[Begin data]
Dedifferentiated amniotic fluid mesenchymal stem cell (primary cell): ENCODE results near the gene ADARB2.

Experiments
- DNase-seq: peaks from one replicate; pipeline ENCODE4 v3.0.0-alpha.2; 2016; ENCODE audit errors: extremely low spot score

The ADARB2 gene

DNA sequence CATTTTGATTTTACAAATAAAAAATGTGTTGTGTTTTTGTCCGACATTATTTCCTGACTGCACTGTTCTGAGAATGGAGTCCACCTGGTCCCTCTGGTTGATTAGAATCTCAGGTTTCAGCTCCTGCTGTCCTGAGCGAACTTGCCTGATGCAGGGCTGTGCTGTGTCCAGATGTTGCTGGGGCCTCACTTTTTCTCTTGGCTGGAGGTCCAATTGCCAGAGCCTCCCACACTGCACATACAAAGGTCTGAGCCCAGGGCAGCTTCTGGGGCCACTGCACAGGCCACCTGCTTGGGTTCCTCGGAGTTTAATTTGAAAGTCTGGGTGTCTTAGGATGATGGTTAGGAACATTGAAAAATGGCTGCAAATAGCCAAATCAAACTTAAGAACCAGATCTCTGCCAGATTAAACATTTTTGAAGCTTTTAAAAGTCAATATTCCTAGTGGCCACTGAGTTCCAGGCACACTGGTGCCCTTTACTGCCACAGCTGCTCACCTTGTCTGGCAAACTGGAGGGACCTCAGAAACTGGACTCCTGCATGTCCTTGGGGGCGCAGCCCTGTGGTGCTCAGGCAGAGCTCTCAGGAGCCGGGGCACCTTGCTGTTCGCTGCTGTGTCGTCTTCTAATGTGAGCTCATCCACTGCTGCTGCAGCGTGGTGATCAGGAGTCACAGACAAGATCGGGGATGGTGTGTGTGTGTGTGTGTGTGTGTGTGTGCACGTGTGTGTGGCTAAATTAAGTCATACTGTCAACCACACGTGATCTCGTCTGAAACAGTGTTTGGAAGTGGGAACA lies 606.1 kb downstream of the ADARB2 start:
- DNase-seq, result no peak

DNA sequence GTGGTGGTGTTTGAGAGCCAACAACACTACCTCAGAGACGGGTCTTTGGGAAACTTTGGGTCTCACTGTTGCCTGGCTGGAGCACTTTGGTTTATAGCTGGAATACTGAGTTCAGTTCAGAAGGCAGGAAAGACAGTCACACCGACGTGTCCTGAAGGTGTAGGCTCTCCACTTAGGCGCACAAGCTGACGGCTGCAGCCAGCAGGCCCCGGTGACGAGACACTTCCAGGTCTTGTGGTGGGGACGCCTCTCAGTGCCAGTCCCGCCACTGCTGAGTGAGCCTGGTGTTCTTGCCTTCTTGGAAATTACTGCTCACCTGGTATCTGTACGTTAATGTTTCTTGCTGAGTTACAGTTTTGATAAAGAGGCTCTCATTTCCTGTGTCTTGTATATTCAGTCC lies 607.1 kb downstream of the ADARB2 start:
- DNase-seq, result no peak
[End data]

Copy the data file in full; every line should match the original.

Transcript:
Dedifferentiated amniotic fluid mesenchymal stem cell (primary cell): ENCODE results near the gene ADARB2.

Experiments
- DNase-seq: peaks from one replicate; pipeline ENCODE4 v3.0.0-alpha.2; 2016; ENCODE audit errors: extremely low spot score

The ADARB2 gene

DNA sequence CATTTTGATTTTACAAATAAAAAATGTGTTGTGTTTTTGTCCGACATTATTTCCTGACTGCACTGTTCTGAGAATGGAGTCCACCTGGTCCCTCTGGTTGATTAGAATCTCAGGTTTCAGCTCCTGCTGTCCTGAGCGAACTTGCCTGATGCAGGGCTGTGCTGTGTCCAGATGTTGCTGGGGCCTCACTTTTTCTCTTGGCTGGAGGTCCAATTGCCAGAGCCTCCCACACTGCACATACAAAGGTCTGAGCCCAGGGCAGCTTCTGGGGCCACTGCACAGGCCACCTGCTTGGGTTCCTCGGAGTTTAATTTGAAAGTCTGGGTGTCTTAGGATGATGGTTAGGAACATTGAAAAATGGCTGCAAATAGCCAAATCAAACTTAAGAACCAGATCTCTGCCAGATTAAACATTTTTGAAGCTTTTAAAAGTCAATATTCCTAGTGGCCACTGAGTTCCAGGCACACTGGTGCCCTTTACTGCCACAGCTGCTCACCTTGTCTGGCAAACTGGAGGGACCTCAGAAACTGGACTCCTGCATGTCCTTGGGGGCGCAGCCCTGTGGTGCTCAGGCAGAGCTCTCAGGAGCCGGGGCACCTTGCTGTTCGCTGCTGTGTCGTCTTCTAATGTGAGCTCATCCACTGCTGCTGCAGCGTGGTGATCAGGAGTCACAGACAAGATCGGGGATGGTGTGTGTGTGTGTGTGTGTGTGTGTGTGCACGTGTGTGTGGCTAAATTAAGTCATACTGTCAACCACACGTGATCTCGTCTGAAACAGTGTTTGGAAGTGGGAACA lies 606.1 kb downstream of the ADARB2 start:
- DNase-seq, result no peak

DNA sequence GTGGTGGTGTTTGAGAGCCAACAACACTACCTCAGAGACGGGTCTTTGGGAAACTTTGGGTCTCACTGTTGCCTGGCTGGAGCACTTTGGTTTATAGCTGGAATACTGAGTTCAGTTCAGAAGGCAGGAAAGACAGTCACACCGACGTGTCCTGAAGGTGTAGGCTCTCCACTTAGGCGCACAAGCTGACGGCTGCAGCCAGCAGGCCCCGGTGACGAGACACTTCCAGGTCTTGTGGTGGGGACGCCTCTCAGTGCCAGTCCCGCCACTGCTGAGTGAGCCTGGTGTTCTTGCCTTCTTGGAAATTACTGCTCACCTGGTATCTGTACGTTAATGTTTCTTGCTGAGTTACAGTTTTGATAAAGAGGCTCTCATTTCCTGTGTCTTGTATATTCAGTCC lies 607.1 kb downstream of the ADARB2 start:
- DNase-seq, result no peak